Friday, May 15, 2009

5/15- Calvin on the importance of marriage

(Young Calvin speaking to a family)

Marriage should be honored by all and the marriage bed kept pure, for God will judge the adulterer and all the sexually immoral. (Hebrews 13:4)

Calvin: Paul lists marriage among the virtues of the bishop; the papists teach that it is an intolerable fault in the church order. And, please God, not content with this general blame, they call it in their canons uncleanness and
pollution of the flesh.F441 Let every man ponder from what workshop these things have come! Christ deems marriage worthy of such honor that he wills it to be an image of his sacred union with the church [Ephesians 5:23-24, 32]. What more splendid commendation could be spoken of the dignity of marriage? With what shamelessness will that be called unclean or defiled in which a likeness of Christ’s spiritual grace shines forth!

It is clear that Calvin held marriage in the highest regard. He lived his life that way. For most of his life he was celibate, but he was married nine years to Idelette de Bure, a widow of an Anabaptist. It is clear that he loved her though she was sick most of their lives together.
For Calvin, God created marriage as a blessing for human kind. He thought the Roman Catholics were being overly-harsh and going beyond scripture in their restrictions on celibacy with their clergy. In his day marriage was being degraded to the laity, while the spiritual elite (priests, monks, nuns) were called to something higher. He noted that one of the reasons there was so much sexual immorality in his day was the uncelibacy, unchastity, and sexual immorality of the clergy of his day. While the ideal for the Roman Catholics was chastity, the ideal for Calvin became marriage (or chastity outside of marriage). Calvin and Luther both married and saw the family unit as an encouragement against the world.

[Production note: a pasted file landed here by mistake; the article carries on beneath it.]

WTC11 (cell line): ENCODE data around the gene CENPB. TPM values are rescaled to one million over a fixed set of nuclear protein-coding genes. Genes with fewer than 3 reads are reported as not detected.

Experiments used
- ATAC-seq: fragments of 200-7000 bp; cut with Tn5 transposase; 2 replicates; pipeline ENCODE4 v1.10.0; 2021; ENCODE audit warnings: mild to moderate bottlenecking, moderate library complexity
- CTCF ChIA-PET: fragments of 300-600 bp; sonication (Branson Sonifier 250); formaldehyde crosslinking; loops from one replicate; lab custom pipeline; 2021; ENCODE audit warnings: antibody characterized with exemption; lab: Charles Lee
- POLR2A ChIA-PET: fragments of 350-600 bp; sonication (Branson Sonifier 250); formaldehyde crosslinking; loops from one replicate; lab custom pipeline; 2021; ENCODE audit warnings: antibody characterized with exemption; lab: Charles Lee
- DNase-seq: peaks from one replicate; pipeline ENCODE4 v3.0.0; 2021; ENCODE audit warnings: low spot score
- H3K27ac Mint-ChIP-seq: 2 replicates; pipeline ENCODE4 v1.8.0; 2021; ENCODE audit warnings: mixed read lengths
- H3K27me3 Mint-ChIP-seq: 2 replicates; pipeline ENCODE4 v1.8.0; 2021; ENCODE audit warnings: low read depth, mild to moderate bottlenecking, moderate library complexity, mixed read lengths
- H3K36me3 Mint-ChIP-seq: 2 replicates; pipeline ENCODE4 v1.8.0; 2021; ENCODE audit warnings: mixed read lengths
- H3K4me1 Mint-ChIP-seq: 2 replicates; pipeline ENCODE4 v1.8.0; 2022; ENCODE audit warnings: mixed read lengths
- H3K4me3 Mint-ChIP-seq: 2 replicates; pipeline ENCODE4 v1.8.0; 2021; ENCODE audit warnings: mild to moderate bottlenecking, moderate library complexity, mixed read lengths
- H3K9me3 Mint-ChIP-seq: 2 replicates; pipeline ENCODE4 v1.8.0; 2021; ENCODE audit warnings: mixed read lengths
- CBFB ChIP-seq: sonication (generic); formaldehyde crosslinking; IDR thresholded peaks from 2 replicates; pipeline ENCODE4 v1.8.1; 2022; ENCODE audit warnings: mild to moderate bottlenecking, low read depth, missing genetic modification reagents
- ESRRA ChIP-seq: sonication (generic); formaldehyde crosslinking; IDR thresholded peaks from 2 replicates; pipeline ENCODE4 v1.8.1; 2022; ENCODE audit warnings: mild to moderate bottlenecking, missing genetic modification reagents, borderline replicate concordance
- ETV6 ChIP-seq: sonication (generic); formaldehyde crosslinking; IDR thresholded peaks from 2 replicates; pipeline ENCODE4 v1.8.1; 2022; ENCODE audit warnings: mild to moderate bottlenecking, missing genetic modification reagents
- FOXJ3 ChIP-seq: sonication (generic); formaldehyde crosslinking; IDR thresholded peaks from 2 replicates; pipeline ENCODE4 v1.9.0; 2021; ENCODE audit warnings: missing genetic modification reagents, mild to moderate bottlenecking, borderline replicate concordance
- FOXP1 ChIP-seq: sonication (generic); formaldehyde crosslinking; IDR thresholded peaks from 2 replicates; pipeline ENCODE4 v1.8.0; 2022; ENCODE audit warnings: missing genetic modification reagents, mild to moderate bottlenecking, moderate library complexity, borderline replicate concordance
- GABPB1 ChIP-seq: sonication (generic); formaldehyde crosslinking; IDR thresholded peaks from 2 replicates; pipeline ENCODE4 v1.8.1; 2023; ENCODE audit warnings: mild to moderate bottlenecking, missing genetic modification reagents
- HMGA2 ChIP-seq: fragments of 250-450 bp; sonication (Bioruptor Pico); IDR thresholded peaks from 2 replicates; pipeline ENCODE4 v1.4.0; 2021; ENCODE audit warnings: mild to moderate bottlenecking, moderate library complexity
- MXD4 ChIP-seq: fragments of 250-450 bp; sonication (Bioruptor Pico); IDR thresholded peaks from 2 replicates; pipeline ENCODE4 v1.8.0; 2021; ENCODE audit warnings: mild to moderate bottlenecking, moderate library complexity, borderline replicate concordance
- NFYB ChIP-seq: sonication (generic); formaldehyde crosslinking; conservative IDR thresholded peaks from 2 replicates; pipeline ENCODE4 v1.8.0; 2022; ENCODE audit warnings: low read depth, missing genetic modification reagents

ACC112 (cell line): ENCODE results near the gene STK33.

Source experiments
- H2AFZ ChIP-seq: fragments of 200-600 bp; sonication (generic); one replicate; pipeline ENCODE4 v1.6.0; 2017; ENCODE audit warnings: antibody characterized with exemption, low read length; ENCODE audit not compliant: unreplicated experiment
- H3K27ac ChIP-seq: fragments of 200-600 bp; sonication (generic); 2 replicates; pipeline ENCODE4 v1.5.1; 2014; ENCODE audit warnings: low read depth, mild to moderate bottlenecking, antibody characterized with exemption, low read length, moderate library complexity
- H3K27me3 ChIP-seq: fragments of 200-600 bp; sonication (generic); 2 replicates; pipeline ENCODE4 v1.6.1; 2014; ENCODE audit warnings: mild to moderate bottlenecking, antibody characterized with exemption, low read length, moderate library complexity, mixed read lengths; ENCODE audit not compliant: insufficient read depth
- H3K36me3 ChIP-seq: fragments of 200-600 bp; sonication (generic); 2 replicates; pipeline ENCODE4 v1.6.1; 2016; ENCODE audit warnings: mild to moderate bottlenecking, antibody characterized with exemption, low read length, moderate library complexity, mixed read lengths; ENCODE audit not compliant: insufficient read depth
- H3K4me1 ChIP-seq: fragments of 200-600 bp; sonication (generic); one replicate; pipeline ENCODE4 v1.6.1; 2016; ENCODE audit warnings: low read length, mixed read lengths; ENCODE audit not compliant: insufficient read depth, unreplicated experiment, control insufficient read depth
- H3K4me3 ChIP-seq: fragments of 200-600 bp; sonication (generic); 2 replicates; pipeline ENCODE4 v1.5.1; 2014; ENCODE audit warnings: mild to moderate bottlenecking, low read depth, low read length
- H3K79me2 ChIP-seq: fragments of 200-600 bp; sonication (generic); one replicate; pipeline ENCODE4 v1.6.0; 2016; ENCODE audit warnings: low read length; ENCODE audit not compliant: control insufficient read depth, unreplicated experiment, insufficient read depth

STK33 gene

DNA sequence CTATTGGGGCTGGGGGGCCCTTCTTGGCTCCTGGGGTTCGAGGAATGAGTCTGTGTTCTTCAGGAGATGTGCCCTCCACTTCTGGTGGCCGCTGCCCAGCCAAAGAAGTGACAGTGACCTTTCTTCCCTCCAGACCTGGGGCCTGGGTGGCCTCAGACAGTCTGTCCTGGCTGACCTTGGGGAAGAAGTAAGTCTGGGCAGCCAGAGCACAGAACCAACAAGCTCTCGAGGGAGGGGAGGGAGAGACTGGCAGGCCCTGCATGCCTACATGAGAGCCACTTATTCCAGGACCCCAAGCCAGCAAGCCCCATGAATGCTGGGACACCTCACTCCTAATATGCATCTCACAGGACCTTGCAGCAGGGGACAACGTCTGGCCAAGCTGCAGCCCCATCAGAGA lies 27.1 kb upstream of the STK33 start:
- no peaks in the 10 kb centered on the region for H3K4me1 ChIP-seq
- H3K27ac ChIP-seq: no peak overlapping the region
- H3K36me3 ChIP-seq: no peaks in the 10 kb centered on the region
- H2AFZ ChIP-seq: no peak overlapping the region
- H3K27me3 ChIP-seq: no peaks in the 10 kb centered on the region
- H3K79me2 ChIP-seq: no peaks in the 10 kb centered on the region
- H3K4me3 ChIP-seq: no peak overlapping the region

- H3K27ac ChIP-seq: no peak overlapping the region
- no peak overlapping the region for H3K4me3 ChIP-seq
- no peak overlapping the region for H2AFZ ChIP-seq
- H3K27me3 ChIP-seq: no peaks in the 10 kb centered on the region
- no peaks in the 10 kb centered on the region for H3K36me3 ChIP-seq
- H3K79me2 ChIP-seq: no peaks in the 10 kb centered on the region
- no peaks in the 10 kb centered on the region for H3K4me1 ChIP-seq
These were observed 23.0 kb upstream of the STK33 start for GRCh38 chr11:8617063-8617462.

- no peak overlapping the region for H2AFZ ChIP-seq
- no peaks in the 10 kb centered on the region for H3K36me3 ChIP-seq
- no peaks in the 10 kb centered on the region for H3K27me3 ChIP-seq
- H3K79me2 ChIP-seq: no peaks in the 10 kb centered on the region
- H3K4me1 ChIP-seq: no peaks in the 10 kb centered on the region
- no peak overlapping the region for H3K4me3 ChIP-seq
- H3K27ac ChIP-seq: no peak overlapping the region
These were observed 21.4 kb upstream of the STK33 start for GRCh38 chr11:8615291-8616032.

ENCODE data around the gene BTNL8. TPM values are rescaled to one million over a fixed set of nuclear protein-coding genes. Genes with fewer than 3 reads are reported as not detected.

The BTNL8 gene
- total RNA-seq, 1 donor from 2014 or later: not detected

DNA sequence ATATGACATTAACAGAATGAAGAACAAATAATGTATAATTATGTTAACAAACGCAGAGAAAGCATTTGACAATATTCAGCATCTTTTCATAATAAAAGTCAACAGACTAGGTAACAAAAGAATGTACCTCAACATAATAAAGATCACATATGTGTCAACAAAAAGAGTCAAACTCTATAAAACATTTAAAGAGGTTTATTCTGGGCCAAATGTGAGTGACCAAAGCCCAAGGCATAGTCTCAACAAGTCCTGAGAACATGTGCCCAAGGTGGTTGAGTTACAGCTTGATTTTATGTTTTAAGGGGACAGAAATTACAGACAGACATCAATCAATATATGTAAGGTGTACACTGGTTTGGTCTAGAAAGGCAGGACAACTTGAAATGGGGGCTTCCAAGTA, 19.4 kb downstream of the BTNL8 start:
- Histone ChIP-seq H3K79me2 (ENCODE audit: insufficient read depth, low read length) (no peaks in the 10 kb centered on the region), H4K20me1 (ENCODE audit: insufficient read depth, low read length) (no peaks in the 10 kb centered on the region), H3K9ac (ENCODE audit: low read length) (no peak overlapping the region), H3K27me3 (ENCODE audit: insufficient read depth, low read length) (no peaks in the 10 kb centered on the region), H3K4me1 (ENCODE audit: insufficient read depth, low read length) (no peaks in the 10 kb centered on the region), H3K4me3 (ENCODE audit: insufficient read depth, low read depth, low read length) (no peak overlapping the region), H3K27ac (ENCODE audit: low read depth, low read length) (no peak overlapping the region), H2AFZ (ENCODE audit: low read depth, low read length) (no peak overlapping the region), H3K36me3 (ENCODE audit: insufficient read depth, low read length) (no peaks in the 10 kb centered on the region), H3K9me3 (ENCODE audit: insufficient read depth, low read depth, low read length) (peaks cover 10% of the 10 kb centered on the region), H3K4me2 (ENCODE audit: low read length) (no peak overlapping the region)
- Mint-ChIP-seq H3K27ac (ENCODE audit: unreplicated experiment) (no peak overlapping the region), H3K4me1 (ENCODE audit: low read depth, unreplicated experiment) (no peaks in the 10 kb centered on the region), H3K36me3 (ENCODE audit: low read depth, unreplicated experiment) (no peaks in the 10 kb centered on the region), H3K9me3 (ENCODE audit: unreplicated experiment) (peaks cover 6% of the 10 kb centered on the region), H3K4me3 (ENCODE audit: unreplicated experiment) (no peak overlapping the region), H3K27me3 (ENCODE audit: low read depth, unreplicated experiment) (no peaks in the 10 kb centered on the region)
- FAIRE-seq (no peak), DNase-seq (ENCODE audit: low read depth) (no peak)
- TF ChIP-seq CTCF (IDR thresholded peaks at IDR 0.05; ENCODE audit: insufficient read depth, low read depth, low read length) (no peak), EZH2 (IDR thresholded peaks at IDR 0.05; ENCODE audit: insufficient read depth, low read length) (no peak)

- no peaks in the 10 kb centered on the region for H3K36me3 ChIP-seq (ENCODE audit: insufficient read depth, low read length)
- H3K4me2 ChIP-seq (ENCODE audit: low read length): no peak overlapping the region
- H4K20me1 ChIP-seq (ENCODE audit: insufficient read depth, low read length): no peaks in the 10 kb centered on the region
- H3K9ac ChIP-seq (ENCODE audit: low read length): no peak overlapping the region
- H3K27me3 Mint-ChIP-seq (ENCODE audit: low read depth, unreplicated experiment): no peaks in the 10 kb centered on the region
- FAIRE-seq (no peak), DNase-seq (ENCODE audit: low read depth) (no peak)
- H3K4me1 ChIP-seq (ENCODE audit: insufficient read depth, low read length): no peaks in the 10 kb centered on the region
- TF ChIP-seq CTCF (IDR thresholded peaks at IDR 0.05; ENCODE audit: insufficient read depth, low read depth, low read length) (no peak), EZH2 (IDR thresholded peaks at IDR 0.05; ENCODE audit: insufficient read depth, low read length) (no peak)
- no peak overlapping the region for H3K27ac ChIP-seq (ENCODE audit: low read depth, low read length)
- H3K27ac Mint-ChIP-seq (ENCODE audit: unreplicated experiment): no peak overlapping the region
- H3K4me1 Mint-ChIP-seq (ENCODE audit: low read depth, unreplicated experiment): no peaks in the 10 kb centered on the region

It is amazing to me today how marriage is held in such disregard. I have been frankly, upset that the churches seem so intent on making money on marriage. I have done what I can to keep prices down in my own church (somewhat unsuccessfully). Some do not get married because they see weddings as so expensive. Some do not get married because of the emotional and economical costs of divorce- which has been hovering at 50% for all marriages in the U.S. for years. For the first time, recent studies show that births to unwed mothers have gone to 40% (it was 33% for about ten years). Fully 60% of kids by the time they are 18 have seen their parent’s marriage breakup. The economic costs to this is staggering, for poverty tends to follow divorce- not just in the short run. In a poor economy, one of the best things we can do is to uphold marriage, and we are doing the opposite! Michael Novak said that marriage is the first department of Health, education, and welfare. Laws do not uphold marriage as much as the church should and does. There is still a strong correlation with church attendance and staying married. However, many churches are following the world’s lead in this. I guess the best thing we can do is thank God for marriage and family, and do all we can to uphold it ourselves, and to encourage those we know who are married. Hebrews said that “marriage should be held in honor by all people- even those who are not married.

Prayer- Lord, strengthen our country’s marriages. Bless those we know who are going through hard times in their marriage because of the economy. Be merciful to our families and to us.

1 comment:

  1. Thank you so much for putting this blog together. It has been a real joy to get to learn more about Calvin and his view on God and the Christian life.

    What advice do you have for a young man wanting to be a pastor?